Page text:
Here is a beautiful song by singer/songwriter Iris Dement written after her father died.
“Fireflies inside of a mason jar.
Acting big behind the wheel of daddy’s car.
Playing church around the old piano stand,
You were quite a preacher and oh, we sang so grand.
I remember every night what we would say and do:
“If you’ve forgiven me, then I’ve forgiven you.”
And now when life begins to get the best of me,
I reminisce these childhood memories.”
An interesting article that discusses how we process our lives in terms of story.
Why do certain memories remain so clear to us while others seem to fade away quickly? Memories that are vivid include details, which make the situation unique or they are connected to a significant life transition or they are connected to a personal obsession.
For example-one Christmas I received what my father called “The last doll” which was funny because I’d never had my own doll. I liked stuffed animals and otherwise everything was a hand-me-down. This doll was uniquely beautiful, Swedish and looked like I longed to look, blonde and tan. Finally, my father’s attention was so rare and so precious. I remember every detail of that doll and that moment.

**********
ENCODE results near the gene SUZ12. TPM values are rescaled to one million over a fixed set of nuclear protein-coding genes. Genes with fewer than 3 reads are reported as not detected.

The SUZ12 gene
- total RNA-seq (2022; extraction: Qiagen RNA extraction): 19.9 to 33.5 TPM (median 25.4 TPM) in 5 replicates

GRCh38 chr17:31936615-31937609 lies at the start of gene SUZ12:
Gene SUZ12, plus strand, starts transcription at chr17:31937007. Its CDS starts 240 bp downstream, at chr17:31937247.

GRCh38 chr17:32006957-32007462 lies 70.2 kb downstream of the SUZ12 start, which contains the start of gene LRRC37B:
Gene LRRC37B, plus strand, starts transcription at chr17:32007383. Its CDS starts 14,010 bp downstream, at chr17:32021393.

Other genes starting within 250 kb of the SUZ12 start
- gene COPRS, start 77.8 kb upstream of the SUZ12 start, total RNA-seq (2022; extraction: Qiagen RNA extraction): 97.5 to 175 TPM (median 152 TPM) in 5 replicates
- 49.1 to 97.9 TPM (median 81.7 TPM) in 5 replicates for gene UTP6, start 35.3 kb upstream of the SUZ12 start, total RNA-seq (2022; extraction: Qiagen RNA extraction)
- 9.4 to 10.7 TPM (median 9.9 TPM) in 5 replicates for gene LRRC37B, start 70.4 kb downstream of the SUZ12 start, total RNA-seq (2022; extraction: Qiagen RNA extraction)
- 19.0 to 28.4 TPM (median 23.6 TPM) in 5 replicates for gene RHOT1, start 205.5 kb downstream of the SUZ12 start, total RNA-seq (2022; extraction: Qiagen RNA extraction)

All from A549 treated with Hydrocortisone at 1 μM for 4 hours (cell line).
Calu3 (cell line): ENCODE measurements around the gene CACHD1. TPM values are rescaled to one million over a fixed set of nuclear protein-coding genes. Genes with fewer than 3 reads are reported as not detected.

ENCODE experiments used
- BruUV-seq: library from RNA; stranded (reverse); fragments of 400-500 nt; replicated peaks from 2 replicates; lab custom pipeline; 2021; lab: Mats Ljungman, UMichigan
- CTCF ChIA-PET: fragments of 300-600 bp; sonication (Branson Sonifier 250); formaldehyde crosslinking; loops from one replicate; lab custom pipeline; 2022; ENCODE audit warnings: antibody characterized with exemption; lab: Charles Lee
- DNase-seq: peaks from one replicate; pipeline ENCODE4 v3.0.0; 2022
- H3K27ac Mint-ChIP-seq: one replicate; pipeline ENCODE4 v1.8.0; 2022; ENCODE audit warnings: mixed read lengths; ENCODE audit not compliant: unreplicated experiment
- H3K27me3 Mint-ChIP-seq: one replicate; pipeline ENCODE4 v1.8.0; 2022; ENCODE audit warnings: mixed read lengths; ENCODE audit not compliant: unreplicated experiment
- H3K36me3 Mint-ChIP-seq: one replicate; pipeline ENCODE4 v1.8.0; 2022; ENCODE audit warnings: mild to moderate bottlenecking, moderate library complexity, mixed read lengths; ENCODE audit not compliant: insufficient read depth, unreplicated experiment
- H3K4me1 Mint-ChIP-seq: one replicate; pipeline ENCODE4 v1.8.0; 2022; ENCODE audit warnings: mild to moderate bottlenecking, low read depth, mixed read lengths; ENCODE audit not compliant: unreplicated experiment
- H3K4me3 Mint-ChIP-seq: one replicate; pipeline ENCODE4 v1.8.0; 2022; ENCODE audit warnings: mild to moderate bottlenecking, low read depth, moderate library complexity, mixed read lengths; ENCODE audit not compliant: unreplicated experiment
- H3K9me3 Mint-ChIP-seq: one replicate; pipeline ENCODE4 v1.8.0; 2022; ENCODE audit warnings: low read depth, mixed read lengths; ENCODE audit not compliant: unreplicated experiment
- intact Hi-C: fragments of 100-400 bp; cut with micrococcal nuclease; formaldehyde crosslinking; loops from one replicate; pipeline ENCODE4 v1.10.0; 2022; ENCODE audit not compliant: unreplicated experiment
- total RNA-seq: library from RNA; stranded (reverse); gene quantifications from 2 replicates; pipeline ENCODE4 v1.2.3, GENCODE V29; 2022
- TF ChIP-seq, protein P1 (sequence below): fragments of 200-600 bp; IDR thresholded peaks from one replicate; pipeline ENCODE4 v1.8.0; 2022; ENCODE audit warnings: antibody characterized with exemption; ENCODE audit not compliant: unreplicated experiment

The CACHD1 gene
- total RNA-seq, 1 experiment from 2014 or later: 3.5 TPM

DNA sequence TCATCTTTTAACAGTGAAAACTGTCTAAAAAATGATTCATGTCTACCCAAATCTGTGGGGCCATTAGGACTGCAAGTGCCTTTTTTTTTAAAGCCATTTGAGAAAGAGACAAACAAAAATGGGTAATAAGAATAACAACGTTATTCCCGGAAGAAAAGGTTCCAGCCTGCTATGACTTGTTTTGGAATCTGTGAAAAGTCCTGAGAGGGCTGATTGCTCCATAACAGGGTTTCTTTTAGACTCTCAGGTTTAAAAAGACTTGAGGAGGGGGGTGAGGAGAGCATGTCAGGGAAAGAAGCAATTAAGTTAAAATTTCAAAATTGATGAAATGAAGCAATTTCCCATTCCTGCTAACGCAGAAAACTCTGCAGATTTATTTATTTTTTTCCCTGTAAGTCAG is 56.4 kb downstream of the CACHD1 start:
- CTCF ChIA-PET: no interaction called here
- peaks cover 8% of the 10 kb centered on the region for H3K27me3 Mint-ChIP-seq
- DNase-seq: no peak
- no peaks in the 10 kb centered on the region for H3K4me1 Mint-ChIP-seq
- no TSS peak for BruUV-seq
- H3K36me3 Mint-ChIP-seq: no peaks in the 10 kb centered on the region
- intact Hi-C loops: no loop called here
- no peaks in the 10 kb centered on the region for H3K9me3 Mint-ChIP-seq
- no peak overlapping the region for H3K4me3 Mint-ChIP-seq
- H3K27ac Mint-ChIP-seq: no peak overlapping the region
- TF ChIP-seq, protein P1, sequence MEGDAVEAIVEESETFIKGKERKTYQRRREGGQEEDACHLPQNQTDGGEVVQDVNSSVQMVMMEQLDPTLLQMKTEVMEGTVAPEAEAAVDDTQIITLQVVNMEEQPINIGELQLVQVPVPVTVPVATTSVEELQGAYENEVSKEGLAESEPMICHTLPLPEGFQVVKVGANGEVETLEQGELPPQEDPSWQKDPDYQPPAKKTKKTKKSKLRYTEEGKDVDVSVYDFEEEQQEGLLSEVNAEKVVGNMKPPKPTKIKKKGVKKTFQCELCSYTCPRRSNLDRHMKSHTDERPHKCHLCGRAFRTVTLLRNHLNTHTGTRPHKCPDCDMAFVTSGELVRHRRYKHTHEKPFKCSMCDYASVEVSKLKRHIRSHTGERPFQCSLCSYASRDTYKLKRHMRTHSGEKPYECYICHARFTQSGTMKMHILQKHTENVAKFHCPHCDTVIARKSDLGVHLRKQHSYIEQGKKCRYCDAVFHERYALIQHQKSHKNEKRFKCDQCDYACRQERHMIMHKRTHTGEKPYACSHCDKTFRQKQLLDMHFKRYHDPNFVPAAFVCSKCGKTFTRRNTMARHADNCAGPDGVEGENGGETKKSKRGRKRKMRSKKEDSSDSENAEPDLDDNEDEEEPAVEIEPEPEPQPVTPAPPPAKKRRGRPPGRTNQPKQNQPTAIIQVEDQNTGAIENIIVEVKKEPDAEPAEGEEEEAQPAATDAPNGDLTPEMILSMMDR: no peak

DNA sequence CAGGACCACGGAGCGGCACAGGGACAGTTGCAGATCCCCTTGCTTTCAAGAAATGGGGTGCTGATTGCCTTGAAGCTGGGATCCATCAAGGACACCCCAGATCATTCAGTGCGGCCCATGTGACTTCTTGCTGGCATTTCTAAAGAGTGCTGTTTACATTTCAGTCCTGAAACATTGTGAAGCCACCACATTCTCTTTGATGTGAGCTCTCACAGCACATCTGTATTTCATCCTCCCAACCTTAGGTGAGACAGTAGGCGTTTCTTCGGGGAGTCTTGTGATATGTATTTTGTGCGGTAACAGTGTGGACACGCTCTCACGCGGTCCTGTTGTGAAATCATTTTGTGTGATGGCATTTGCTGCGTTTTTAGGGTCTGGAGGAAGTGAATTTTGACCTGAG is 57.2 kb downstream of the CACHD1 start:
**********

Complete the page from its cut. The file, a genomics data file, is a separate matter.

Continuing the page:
When you transform ‘real life’ into story you should be ruthless about leaving out the boring bits and enhancing the details. You edit “actual” dialogue to compress and deepen conflict. You might combine several conversations into one. The important decision is to feel free to use the memory or the dream to help you strengthen the elements of your story.
“Memory (the deliberate act of remembering) is a form of willed creation. It is not an effort to find out the way it really was – that is research. The point is to dwell on the way it appeared and why it appeared in that particular way. “
Toni Morrison, “Memory, Creation, and Writing”; published in “Thought”, 1984, New York